China to investigate EU solar product imports

China's Ministry of Commerce (MOF) has issued a statement declaring that it will begin an anti-dumping and countervailing duty investigation into imports of solar-grade polysilicon from the European Union (EU).

The investigation is the latest in a series of disputes over international trade of solar products, including similar investigations issued by the MOF in July this year into imports of solar-grade polysilicon from South Korea and the US.

In the MOF’s statement released yesterday, it said: “As prescribed in both the Regulations of the People’s Republic of China on Anti-dumping and the Regulations of the People’s Republic of China on Countervailing, Ministry of Commerce will start the investigations on dumping and subsidy of the imports from the EU, as well as the injury to solar-grade polysilicon industry in China, then make an adjudication under state law”.

The move from China follows the European Commission’s decision, in September 2012, to launch its own anti-dumping investigation into imports of solar panels from China, after an industry association claimed, in a complaint lodged on July 25 2012, that solar panels and their key components imported from China enter the European market at prices below market value.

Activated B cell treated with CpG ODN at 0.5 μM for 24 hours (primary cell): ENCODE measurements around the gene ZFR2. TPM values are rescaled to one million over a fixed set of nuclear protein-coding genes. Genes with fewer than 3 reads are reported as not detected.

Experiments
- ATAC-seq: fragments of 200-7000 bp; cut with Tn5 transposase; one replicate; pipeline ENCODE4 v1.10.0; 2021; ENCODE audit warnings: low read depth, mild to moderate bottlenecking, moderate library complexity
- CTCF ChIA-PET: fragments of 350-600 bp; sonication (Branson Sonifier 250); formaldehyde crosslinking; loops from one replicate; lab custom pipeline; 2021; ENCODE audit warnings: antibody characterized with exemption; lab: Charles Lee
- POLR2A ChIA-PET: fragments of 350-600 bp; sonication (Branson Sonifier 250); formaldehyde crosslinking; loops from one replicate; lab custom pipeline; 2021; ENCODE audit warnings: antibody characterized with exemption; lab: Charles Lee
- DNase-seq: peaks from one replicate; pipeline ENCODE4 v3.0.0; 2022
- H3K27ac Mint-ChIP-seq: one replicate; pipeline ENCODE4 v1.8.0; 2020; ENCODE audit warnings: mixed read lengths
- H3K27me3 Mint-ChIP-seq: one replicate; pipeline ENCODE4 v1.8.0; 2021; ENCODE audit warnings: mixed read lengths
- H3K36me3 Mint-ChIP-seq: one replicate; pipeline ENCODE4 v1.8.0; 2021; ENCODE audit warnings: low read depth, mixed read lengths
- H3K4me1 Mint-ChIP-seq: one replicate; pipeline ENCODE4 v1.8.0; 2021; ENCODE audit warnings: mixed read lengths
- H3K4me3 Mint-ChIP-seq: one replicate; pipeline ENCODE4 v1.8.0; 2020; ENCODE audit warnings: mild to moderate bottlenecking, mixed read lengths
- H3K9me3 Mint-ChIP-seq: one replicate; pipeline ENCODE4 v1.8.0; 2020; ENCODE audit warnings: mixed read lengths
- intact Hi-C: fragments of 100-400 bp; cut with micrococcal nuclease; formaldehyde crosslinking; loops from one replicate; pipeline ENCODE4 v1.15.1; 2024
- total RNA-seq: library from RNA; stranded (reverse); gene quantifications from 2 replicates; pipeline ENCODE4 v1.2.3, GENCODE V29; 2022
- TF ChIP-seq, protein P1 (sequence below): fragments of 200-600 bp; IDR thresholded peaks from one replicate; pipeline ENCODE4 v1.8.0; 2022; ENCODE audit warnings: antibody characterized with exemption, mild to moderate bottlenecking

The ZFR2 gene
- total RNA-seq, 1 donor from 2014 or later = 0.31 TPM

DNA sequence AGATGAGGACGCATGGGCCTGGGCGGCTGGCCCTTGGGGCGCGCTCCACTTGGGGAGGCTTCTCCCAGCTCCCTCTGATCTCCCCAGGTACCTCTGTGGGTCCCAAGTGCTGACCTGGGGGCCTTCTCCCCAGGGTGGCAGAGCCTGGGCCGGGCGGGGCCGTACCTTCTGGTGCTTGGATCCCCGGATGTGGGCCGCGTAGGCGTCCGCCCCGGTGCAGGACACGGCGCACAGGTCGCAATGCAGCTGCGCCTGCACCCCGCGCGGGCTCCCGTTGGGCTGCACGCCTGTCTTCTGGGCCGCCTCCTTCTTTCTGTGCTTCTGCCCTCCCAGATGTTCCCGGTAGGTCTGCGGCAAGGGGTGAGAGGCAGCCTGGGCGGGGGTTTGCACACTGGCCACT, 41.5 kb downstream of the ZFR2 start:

The complaint showed possible price dumping by the exporting producers on the EU market and a possible link between the imports and the damage suffered by the industry.

According to recent reports, the MOF previously called on the EU to work together to create the conditions for cooperation and mutual development of the solar industries.

In 2011, China exported solar panels and their key components worth around €21bn (£16.8bn) to the EU. China is the world’s largest producer of solar panels, with around 65% of the market and the EU is China’s main export market, accounting for around 80% of all Chinese export sales.

Leigh Stringer

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